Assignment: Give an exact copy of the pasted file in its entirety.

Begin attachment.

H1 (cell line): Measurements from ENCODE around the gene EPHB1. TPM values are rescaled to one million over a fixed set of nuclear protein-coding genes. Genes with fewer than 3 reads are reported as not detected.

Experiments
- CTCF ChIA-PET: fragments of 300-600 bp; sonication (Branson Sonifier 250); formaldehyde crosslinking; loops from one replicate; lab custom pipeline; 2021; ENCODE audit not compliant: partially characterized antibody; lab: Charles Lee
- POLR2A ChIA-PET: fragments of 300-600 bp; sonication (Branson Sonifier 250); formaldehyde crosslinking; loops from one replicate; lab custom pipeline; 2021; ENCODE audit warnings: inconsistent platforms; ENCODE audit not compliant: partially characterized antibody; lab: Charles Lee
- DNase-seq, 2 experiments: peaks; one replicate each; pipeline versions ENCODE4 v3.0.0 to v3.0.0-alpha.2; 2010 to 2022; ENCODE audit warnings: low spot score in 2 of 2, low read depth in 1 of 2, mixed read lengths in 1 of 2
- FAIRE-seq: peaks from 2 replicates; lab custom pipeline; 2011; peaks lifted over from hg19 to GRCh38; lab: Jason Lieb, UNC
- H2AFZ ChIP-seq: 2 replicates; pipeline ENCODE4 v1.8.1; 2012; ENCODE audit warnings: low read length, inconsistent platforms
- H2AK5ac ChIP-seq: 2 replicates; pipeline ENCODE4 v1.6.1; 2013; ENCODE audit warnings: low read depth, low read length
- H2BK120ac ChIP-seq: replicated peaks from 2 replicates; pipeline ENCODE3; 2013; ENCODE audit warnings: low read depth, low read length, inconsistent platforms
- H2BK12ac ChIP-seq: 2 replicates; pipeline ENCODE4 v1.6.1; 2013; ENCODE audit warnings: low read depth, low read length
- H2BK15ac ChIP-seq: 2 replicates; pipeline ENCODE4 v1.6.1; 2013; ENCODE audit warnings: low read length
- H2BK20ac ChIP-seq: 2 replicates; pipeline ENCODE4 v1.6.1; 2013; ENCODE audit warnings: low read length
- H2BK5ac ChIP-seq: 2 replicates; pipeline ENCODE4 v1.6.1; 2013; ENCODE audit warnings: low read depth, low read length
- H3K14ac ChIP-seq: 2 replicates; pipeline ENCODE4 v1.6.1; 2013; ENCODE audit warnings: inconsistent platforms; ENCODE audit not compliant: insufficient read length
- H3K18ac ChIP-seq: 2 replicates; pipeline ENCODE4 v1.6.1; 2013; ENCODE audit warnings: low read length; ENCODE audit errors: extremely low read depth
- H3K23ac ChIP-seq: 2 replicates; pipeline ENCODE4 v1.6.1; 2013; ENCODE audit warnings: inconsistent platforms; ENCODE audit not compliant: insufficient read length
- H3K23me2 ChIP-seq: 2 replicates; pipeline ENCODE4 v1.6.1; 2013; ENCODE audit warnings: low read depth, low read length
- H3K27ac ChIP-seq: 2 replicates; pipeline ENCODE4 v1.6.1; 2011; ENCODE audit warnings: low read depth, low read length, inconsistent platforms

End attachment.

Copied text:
H1 (cell line): Measurements from ENCODE around the gene EPHB1. TPM values are rescaled to one million over a fixed set of nuclear protein-coding genes. Genes with fewer than 3 reads are reported as not detected.

Experiments
- CTCF ChIA-PET: fragments of 300-600 bp; sonication (Branson Sonifier 250); formaldehyde crosslinking; loops from one replicate; lab custom pipeline; 2021; ENCODE audit not compliant: partially characterized antibody; lab: Charles Lee
- POLR2A ChIA-PET: fragments of 300-600 bp; sonication (Branson Sonifier 250); formaldehyde crosslinking; loops from one replicate; lab custom pipeline; 2021; ENCODE audit warnings: inconsistent platforms; ENCODE audit not compliant: partially characterized antibody; lab: Charles Lee
- DNase-seq, 2 experiments: peaks; one replicate each; pipeline versions ENCODE4 v3.0.0 to v3.0.0-alpha.2; 2010 to 2022; ENCODE audit warnings: low spot score in 2 of 2, low read depth in 1 of 2, mixed read lengths in 1 of 2
- FAIRE-seq: peaks from 2 replicates; lab custom pipeline; 2011; peaks lifted over from hg19 to GRCh38; lab: Jason Lieb, UNC
- H2AFZ ChIP-seq: 2 replicates; pipeline ENCODE4 v1.8.1; 2012; ENCODE audit warnings: low read length, inconsistent platforms
- H2AK5ac ChIP-seq: 2 replicates; pipeline ENCODE4 v1.6.1; 2013; ENCODE audit warnings: low read depth, low read length
- H2BK120ac ChIP-seq: replicated peaks from 2 replicates; pipeline ENCODE3; 2013; ENCODE audit warnings: low read depth, low read length, inconsistent platforms
- H2BK12ac ChIP-seq: 2 replicates; pipeline ENCODE4 v1.6.1; 2013; ENCODE audit warnings: low read depth, low read length
- H2BK15ac ChIP-seq: 2 replicates; pipeline ENCODE4 v1.6.1; 2013; ENCODE audit warnings: low read length
- H2BK20ac ChIP-seq: 2 replicates; pipeline ENCODE4 v1.6.1; 2013; ENCODE audit warnings: low read length
- H2BK5ac ChIP-seq: 2 replicates; pipeline ENCODE4 v1.6.1; 2013; ENCODE audit warnings: low read depth, low read length
- H3K14ac ChIP-seq: 2 replicates; pipeline ENCODE4 v1.6.1; 2013; ENCODE audit warnings: inconsistent platforms; ENCODE audit not compliant: insufficient read length
- H3K18ac ChIP-seq: 2 replicates; pipeline ENCODE4 v1.6.1; 2013; ENCODE audit warnings: low read length; ENCODE audit errors: extremely low read depth
- H3K23ac ChIP-seq: 2 replicates; pipeline ENCODE4 v1.6.1; 2013; ENCODE audit warnings: inconsistent platforms; ENCODE audit not compliant: insufficient read length
- H3K23me2 ChIP-seq: 2 replicates; pipeline ENCODE4 v1.6.1; 2013; ENCODE audit warnings: low read depth, low read length
- H3K27ac ChIP-seq: 2 replicates; pipeline ENCODE4 v1.6.1; 2011; ENCODE audit warnings: low read depth, low read length, inconsistent platforms